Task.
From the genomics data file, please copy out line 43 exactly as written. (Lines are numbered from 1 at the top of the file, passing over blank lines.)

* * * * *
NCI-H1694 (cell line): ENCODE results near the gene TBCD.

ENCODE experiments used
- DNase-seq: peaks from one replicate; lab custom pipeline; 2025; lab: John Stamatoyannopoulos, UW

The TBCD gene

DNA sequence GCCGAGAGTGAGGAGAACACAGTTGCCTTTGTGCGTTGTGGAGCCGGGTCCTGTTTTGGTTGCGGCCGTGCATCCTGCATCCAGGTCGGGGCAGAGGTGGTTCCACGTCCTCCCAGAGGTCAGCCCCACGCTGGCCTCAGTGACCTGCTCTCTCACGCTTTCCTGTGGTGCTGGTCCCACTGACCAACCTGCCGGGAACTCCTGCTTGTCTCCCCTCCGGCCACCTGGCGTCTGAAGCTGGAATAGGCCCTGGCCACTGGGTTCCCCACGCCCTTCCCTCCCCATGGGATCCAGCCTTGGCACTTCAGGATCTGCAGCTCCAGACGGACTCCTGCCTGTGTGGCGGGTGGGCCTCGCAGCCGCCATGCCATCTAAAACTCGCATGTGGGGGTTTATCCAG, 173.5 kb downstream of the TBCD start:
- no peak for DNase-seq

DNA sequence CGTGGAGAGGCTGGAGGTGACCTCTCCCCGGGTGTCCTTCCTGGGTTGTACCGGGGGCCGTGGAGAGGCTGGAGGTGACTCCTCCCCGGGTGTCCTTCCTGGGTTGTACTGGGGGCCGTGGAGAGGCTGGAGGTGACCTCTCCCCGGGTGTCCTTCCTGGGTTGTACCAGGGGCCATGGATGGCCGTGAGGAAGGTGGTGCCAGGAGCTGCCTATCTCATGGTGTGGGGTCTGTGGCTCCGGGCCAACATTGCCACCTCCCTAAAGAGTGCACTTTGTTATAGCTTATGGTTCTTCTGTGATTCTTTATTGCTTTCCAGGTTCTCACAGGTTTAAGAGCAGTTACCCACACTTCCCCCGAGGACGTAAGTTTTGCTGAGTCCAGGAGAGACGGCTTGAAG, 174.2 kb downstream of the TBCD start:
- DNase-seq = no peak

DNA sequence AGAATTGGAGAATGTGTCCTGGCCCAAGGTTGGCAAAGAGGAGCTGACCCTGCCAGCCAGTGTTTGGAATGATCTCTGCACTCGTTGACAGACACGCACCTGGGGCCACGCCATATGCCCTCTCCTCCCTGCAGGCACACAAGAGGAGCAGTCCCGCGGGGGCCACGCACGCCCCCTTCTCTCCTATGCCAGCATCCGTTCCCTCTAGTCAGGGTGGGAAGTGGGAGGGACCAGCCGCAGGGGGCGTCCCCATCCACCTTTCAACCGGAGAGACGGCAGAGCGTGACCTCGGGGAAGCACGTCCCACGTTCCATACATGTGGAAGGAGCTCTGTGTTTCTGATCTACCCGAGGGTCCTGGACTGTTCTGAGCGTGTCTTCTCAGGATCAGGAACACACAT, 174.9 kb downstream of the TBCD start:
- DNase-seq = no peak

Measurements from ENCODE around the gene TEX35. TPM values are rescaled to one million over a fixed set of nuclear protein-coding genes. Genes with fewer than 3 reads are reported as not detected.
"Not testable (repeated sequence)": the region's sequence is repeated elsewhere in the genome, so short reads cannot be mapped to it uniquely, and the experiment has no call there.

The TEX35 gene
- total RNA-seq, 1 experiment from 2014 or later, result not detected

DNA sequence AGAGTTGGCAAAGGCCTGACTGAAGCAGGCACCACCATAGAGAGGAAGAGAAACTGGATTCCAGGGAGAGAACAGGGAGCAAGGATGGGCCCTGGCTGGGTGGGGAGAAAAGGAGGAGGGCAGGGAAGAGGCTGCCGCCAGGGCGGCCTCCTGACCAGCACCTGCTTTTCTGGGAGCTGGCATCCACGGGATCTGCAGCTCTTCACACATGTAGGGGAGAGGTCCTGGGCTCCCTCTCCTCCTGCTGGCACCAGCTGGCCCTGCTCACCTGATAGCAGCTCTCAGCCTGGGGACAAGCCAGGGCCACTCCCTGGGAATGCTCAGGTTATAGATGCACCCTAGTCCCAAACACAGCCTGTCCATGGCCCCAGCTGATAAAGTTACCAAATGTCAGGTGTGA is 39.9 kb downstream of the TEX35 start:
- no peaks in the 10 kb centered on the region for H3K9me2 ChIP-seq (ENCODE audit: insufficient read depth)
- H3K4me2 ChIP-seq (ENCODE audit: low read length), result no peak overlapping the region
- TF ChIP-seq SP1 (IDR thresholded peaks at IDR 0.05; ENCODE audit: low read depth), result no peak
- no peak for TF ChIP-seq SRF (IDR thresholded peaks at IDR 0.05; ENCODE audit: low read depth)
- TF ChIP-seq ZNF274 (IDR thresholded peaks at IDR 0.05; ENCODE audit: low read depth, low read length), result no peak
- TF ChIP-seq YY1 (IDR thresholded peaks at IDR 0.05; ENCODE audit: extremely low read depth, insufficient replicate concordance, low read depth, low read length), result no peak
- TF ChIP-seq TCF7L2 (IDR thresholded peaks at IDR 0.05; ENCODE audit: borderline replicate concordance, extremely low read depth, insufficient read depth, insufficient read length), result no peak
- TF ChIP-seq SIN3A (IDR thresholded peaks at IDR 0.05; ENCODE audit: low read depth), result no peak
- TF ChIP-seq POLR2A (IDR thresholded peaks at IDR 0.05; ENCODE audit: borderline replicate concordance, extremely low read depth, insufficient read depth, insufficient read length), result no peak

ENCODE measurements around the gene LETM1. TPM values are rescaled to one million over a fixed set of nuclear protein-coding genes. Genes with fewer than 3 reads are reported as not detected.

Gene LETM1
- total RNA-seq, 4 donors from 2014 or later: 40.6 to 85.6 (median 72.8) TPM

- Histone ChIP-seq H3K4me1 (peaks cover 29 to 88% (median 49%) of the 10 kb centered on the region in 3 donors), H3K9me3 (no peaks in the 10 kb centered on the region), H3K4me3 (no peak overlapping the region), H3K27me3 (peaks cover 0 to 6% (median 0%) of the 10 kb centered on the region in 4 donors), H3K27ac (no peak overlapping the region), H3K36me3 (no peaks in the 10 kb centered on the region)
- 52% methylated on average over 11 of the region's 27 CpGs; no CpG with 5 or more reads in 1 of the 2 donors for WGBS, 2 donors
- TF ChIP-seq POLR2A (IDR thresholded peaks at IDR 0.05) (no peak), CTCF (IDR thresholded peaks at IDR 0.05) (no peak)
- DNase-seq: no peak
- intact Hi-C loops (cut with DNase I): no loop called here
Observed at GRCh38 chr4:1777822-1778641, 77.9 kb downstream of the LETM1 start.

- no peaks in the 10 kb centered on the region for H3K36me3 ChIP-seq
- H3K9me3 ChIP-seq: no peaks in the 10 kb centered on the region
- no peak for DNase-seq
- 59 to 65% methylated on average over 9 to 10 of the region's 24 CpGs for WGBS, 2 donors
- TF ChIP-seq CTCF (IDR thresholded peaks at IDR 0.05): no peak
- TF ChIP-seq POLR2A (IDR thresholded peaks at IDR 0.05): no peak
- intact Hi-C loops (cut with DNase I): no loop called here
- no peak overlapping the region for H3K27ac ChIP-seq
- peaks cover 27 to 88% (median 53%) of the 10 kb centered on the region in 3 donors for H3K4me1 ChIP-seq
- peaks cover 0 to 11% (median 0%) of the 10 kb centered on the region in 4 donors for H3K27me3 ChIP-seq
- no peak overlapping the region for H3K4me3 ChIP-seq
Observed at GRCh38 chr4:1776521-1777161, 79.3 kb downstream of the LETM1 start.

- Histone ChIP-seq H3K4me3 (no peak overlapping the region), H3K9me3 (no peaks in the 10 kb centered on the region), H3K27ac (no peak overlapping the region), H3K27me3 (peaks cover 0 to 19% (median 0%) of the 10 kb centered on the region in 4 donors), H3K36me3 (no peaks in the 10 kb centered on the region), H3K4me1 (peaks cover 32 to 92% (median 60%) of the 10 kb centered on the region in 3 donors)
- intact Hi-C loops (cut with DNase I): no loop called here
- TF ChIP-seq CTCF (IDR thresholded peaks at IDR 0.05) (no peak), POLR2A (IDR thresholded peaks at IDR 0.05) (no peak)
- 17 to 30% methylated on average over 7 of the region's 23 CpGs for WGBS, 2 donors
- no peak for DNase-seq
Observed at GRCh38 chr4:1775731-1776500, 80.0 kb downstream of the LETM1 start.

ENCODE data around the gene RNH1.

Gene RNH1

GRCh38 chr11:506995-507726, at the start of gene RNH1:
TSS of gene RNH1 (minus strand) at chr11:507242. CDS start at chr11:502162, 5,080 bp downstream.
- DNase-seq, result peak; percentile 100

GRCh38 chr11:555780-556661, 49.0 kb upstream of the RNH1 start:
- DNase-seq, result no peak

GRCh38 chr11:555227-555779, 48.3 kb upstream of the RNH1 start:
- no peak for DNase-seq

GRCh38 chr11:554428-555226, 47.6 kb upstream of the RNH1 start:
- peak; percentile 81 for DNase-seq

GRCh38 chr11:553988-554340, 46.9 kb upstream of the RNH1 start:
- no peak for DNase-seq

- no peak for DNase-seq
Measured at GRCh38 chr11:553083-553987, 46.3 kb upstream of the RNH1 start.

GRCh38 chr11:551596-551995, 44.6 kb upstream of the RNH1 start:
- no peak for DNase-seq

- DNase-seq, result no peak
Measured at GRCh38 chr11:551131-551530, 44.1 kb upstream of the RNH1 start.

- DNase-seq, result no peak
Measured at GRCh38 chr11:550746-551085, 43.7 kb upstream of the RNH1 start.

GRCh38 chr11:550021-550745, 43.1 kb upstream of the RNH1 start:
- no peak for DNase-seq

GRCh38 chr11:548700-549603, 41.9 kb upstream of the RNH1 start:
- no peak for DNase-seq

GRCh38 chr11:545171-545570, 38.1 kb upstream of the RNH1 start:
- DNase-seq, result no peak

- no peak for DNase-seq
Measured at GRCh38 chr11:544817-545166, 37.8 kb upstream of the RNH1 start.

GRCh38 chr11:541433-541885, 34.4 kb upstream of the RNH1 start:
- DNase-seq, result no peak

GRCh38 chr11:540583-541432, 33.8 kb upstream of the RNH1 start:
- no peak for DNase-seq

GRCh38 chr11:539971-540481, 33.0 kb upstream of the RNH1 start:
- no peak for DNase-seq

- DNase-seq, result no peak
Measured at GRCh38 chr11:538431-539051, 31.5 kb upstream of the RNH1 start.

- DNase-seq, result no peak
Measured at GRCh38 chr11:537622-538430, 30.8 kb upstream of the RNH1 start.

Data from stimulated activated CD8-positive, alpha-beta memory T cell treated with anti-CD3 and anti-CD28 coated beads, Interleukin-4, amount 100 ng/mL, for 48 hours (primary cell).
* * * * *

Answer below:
- peaks cover 0 to 11% (median 0%) of the 10 kb centered on the region in 4 donors for H3K27me3 ChIP-seq